Now available for public comment: 429 pages of proposed ACO rules from HHS.
Aetna Inc. (Hartford, CT) will use the acquisition of health information exchange company Medicity as a platform for pushing clinical decision-support applications to providers – a cornerstone of the company’s ACO strategy – according to Meg McCarthy, executive vice president of innovation. McCarthy made the comments at the Next Generation in Managed Care IT forum in New York this week, noting that while Medicity has a “good, strong core business,” the strategy is to leverage the Medicity platform to offer applications from Aetna’s ActiveHealth clinical decision-support division. Expanded coverage appears in this month’s ACO Market News.
Babette Apland, senior vice president of health and care management at HealthPartners in her keynote address at the New Directions for Health Plans conference, Friday, March 25:
If ACOs are going to take risk then why do we need health plans?
A Deloitte study estimates that the hidden cost of healthcare in the U.S. in 2009 was $363 billion — most of which is the imputed value of “supervisory care,” i.e., taking care of a sick or disabled spouse, family member or friend. The rest is for products and services not counted in the annual government tally of healthcare expenditures, like spending on nutritional supplements, mental health and substance abuse facilities, alternative medicine, certain ambulatory and ambulance services and weight-loss centers.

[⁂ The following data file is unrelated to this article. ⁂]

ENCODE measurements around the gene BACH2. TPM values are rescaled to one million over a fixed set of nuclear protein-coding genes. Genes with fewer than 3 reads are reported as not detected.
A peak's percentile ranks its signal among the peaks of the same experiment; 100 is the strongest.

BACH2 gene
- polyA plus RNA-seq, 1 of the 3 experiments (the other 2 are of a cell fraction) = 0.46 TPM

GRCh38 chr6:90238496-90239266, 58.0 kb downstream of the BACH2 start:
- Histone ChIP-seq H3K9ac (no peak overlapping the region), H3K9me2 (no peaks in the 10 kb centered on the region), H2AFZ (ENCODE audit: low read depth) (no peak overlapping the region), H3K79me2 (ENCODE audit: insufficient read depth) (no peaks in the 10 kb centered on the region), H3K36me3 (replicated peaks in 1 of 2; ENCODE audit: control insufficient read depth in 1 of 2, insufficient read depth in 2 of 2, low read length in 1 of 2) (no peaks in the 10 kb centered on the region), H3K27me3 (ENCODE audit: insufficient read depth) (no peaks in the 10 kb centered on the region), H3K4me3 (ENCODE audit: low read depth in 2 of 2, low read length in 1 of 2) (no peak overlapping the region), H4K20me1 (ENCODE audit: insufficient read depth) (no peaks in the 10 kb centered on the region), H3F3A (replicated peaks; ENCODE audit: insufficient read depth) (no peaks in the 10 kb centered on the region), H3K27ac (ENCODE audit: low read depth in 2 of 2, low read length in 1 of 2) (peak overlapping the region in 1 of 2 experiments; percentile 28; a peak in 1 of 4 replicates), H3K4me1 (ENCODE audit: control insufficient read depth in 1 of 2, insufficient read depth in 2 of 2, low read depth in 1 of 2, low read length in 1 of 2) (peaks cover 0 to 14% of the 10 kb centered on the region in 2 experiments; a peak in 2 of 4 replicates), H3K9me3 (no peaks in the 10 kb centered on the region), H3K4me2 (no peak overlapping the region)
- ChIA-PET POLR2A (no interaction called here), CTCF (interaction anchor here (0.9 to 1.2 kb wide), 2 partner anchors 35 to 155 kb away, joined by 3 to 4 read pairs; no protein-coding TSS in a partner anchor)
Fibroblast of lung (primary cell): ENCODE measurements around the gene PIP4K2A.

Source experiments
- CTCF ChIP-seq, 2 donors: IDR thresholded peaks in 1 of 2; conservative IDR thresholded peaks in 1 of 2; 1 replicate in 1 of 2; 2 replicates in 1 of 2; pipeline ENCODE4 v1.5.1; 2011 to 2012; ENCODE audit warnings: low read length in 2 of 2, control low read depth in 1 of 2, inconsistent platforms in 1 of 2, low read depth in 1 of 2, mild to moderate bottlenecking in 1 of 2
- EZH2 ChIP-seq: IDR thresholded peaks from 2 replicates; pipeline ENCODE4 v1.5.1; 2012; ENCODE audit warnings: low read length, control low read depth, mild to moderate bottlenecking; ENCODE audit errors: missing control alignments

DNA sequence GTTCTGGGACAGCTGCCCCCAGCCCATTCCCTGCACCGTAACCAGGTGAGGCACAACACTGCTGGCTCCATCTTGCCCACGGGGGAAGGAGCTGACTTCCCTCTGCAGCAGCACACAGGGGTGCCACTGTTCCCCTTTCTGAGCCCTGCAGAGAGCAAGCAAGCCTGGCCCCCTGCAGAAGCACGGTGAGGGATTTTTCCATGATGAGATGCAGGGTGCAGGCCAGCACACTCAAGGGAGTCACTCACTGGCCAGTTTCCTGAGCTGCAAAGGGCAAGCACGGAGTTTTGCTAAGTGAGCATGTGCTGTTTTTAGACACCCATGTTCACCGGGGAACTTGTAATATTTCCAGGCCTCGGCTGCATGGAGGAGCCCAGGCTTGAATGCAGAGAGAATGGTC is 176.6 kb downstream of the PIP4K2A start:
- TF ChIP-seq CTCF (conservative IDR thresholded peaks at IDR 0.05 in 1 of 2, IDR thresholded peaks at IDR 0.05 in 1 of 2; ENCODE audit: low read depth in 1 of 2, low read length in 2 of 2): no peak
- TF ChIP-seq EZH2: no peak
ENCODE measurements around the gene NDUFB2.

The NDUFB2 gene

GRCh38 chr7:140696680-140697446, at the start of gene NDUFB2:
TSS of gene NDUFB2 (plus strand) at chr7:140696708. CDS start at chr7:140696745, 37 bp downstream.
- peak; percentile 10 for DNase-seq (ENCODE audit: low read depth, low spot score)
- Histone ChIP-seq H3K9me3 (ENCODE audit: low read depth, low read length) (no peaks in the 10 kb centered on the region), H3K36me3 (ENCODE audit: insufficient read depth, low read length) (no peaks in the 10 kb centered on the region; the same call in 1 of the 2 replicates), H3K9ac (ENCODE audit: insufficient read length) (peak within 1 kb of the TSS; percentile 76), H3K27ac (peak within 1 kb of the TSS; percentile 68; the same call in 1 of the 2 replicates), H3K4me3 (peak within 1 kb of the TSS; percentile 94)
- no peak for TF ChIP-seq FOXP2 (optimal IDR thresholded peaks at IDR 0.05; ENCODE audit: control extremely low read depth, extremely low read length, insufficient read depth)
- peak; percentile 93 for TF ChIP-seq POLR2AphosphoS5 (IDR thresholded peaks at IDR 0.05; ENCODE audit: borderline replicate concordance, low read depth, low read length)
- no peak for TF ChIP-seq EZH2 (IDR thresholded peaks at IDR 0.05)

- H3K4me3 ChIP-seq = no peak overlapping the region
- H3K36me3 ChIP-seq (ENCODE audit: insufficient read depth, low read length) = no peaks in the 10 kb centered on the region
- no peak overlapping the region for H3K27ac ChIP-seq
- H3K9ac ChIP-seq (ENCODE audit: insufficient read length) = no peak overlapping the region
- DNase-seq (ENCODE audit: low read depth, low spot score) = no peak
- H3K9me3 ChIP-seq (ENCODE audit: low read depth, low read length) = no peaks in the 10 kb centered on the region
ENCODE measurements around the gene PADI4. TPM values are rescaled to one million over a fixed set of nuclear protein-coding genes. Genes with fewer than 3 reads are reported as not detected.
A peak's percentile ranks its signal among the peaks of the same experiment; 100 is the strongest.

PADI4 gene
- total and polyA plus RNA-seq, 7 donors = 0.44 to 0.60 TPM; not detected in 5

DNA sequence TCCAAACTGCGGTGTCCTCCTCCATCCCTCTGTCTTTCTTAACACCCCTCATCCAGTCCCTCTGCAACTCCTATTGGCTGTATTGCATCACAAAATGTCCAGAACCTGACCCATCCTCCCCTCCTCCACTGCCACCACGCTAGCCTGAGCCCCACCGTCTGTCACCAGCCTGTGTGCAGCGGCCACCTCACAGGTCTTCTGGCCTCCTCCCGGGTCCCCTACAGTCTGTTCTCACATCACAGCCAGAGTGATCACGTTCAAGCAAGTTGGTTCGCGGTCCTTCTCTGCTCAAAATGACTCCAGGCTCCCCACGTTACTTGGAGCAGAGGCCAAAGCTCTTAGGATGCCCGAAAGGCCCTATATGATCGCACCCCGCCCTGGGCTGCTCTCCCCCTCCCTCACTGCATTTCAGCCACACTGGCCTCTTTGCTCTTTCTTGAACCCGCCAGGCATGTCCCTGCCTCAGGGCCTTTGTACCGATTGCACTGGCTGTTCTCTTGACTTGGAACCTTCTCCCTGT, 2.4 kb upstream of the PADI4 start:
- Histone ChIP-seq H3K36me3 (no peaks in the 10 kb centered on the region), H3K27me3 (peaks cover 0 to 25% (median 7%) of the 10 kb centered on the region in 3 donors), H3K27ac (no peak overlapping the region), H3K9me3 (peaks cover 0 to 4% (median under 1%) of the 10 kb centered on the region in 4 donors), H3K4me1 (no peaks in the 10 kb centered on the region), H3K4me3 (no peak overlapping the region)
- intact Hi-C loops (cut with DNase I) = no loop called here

Source: Deloitte. Based on $363 billion in estimated hidden U.S. healthcare costs in 2009.
Here’s an interesting chart from the San Francisco Health Service System illustrating a steady migration among enrollees to Kaiser’s staff-model health plan and away from Blue Shield of California. In an attempt to stem the loss of share, Blue Shield-CA has entered into an ACO with Brown & Toland and Sutter’s California Pacific Medical Center. Complete coverage in ACO Market News.
According to McKinsey Quarterly, a six-year-old type 2 diabetes disease management program instituted by Germany’s national statutory health insurance system is showing signs of success. In 2009, the program had nearly 3.2 million enrollees. McKinsey argues that successful disease management programs tend to have five common traits: large size and scale, simple design, a focus on patients’ needs, the ability to collect data easily, and incentives that encourage all stakeholders to comply with the program.